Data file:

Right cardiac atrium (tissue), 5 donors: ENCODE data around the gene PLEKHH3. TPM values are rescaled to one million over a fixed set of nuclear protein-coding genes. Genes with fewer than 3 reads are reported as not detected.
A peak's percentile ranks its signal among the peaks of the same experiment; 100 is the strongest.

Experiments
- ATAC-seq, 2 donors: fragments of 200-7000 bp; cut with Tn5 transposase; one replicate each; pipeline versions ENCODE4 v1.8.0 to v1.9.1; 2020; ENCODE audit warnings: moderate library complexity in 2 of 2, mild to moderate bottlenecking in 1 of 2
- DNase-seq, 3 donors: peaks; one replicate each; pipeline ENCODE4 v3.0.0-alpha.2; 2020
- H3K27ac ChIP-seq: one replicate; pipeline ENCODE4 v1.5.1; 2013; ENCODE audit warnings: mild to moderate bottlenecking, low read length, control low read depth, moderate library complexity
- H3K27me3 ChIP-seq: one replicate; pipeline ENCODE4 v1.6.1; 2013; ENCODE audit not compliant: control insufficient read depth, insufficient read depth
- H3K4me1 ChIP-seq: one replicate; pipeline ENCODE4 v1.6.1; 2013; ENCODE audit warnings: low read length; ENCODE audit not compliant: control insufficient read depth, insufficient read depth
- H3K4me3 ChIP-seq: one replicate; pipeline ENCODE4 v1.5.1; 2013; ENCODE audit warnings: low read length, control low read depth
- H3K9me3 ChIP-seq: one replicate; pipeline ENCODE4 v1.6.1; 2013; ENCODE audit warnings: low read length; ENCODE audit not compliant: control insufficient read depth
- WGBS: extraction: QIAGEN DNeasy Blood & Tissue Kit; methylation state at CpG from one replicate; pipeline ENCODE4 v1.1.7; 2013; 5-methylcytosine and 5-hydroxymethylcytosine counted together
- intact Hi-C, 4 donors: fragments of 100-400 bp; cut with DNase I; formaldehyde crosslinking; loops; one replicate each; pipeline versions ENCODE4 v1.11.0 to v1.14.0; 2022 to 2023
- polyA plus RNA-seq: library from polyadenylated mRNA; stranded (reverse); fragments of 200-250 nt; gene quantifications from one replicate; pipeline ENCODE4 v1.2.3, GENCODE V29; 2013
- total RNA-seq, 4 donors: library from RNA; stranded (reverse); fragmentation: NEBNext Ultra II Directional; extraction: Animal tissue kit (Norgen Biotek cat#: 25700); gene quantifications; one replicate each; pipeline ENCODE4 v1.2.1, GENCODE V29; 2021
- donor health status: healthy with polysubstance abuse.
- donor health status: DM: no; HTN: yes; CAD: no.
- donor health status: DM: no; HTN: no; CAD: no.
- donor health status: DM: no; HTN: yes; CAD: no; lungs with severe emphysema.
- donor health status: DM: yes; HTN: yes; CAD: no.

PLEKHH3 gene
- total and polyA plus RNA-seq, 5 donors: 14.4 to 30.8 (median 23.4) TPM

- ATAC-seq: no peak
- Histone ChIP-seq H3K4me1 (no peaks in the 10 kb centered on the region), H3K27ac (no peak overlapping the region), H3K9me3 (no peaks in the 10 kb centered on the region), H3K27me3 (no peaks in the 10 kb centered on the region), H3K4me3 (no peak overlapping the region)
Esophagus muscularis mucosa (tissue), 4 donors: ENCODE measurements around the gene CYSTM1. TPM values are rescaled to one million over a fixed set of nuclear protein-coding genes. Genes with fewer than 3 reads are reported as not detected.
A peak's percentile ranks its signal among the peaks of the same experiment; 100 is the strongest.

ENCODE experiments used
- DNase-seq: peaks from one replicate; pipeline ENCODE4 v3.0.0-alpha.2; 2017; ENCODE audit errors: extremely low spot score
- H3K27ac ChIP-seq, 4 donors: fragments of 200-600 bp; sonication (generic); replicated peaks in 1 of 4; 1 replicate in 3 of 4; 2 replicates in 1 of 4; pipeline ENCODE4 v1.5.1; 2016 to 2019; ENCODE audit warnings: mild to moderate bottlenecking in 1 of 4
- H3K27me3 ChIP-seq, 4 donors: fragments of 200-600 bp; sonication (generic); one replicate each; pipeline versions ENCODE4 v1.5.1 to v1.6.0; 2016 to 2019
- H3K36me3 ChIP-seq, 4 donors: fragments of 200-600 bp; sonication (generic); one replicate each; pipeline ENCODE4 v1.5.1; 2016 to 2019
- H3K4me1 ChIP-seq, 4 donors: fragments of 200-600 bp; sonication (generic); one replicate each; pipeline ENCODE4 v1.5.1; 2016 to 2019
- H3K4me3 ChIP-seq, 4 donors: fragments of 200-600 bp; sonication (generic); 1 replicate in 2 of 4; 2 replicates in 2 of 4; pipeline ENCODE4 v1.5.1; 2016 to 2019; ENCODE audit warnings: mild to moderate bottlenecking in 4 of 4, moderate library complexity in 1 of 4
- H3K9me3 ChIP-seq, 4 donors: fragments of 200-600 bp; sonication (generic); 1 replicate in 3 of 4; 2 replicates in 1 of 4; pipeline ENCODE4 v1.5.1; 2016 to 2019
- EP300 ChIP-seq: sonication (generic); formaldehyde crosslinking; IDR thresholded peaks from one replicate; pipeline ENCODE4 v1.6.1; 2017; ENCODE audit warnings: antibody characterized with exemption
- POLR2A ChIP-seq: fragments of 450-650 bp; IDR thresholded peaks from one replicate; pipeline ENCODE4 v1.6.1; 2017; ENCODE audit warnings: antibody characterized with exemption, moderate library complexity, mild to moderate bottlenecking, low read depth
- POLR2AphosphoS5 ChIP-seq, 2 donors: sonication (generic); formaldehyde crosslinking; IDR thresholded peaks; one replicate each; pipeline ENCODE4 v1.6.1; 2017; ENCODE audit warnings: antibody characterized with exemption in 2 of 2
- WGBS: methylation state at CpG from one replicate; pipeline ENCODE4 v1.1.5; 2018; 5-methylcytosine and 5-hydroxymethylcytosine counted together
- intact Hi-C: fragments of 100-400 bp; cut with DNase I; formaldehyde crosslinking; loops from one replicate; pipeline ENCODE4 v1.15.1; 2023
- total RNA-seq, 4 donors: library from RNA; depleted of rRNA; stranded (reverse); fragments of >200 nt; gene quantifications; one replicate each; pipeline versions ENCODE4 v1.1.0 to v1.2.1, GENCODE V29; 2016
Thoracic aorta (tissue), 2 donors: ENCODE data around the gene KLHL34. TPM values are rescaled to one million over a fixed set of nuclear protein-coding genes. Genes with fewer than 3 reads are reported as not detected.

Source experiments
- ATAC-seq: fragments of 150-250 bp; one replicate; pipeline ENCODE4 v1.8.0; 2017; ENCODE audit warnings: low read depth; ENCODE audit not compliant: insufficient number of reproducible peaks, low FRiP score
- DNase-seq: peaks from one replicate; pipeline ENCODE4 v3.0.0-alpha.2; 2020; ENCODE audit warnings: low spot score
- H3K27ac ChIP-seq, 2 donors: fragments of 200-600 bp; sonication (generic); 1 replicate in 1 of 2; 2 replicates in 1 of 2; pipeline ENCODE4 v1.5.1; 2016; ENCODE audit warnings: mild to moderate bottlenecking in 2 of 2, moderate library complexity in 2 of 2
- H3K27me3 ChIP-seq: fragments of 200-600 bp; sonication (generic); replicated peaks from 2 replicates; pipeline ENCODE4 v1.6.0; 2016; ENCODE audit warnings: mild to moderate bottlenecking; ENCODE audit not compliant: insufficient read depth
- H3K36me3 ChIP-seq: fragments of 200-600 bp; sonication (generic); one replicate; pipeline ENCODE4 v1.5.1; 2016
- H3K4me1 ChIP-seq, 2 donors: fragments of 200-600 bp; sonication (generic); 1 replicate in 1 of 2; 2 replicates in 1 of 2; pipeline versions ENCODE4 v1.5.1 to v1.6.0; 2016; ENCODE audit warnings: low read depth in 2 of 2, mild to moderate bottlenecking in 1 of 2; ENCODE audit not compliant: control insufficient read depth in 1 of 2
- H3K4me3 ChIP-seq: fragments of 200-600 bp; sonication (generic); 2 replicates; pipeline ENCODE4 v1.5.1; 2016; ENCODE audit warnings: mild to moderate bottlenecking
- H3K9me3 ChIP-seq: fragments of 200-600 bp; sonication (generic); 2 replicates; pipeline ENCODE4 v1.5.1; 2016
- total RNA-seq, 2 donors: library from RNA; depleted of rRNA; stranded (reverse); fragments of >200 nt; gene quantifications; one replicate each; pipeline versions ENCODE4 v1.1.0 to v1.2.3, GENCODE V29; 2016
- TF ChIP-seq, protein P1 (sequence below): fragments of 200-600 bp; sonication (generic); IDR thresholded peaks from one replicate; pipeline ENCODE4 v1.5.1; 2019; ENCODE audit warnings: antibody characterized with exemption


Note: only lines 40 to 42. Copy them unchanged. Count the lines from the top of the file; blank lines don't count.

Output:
Thoracic aorta (tissue), 2 donors: ENCODE data around the gene KLHL34. TPM values are rescaled to one million over a fixed set of nuclear protein-coding genes. Genes with fewer than 3 reads are reported as not detected.

Source experiments
- ATAC-seq: fragments of 150-250 bp; one replicate; pipeline ENCODE4 v1.8.0; 2017; ENCODE audit warnings: low read depth; ENCODE audit not compliant: insufficient number of reproducible peaks, low FRiP score